Stop 15: South Point
This is the southernmost place in the United States, at 18 degrees, 55 minutes north. From here, there is almost nothing south of us except Antarctica! It is one of the favorite fishing grounds for Hawaiians, and is believed to be the place where Polynesians from the southern hemisphere first landed in Hawaii more than 1,200 years ago.
The Kahuku Pali is a large fault scarp that is down dropped to the west at South Point. The Pali, which extends far offshore, is probably the eastern margin of a large arcuate scarp that has been mostly buried by more recent lava flows. To the right in this image we can see a fine exposure of Pahala Ash, which has an un-proven origin but was probably produced by a giant explosive eruption of Kilauea volcano.
Dave Mark is seen here standing in front of part of the Pahala Ash section at South Point. Age dating of several deposits of Pahala Ash that are found in cliff outcrops on Kilauea point to an age of about 22,000 years for this deposit.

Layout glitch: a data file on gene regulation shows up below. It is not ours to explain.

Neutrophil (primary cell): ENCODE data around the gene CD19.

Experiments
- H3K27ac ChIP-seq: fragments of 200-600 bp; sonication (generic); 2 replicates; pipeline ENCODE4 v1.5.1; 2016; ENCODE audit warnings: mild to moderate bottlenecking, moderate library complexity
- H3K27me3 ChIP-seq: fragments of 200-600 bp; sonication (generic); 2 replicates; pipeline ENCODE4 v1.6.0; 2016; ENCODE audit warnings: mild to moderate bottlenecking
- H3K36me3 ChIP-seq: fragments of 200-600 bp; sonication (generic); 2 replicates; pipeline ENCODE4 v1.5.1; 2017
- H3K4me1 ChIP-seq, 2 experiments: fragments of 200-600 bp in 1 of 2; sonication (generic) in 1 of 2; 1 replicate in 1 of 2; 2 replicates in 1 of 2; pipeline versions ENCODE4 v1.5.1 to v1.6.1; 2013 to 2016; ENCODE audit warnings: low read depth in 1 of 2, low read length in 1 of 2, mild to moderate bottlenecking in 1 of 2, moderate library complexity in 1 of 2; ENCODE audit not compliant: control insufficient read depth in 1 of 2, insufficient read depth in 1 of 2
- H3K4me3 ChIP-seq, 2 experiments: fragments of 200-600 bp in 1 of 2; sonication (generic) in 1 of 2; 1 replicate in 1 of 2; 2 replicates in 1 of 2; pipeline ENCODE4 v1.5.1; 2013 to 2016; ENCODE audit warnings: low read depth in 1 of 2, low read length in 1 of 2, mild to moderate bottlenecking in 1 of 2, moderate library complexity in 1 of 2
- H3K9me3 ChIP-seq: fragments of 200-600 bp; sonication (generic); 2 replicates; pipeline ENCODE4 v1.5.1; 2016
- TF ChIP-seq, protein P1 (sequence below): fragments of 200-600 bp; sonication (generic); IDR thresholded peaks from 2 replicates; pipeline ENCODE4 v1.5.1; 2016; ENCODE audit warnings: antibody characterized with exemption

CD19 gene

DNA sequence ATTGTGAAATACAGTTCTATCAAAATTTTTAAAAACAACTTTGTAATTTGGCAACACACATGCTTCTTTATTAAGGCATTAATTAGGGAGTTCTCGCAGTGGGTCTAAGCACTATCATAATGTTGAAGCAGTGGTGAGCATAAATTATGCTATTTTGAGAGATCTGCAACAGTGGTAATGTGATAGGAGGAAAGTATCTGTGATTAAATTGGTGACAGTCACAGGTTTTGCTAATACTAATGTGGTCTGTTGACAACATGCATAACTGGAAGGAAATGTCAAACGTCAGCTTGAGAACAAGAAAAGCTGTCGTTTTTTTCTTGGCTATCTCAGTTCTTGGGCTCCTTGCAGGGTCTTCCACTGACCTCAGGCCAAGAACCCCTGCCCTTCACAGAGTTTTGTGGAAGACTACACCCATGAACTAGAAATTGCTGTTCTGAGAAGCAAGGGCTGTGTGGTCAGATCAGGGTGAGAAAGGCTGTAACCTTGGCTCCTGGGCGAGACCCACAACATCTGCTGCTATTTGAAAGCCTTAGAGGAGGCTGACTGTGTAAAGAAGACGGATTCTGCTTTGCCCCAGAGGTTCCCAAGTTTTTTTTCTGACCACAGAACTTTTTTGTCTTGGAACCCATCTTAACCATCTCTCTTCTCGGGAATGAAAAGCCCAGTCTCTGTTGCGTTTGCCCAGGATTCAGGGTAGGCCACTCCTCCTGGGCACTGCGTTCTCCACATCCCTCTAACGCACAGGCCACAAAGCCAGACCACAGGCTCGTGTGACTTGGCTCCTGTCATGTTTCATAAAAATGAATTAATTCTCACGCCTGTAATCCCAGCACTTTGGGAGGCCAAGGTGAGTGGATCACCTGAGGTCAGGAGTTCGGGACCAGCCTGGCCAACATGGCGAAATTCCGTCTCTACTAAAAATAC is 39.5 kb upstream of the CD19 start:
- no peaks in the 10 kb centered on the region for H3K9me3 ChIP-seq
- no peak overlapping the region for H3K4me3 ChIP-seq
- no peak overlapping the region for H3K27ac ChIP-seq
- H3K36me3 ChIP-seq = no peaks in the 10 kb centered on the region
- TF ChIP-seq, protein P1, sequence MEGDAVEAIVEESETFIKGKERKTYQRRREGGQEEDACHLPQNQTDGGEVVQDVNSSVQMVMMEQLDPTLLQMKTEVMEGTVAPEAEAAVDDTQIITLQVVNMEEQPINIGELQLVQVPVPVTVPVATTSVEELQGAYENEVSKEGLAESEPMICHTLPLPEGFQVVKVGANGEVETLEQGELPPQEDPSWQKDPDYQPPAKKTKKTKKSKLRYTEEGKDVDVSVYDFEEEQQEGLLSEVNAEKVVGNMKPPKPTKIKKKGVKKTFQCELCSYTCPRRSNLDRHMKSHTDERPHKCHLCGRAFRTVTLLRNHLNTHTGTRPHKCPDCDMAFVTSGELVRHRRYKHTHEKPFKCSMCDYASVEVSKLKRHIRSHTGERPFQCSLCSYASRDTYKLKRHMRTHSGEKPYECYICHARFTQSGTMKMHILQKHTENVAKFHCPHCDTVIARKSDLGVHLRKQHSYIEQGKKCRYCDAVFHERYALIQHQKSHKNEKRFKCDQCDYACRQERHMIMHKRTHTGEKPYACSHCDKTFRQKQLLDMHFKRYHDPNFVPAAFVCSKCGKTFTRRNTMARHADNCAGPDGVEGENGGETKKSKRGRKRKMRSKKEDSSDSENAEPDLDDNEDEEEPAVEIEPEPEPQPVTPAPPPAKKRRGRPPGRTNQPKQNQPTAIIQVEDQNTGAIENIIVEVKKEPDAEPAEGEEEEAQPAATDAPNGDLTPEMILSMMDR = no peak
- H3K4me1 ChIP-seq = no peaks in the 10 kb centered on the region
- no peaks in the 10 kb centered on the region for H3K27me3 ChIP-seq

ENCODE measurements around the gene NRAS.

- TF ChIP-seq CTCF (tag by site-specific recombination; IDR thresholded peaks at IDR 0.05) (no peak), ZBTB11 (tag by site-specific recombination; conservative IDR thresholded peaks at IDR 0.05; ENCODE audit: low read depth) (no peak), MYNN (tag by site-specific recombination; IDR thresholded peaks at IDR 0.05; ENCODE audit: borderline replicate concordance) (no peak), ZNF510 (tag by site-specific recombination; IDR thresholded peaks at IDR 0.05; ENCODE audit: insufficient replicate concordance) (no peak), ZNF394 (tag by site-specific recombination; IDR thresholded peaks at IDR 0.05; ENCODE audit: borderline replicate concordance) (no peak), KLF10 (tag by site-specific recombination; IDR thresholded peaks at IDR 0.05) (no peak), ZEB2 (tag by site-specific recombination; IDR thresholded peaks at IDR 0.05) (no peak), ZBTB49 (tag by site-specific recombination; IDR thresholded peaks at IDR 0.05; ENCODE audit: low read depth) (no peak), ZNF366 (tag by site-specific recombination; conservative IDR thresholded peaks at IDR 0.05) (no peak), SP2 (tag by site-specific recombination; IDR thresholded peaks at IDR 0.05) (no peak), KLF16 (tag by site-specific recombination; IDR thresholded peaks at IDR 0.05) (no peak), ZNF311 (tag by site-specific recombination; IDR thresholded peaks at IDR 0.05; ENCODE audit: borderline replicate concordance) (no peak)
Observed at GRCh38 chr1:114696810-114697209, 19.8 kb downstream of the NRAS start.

Walking east around South Point, one comes across a series of partially buried lava flows that can be easily seen in radar images of South Point. The ruler in this image is marked in 5 cm intervals.
Parts of South Point are very wind-swept, and there is very little vegetation on the ground. Even the few trees and plants that take root here are twisted by the almost-constant force of the Trade Winds.
You have now completed the tour around the Big Island. If you would like, you may revisit any of the locations by picking a point from the Big Island Virtual Field Trip page.
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Authors: Peter Mouginis-Mark & Lori Glaze
Copyright by P. Mouginis-Mark
Curator: Lori Glaze
Page Design: Laurence Laforga
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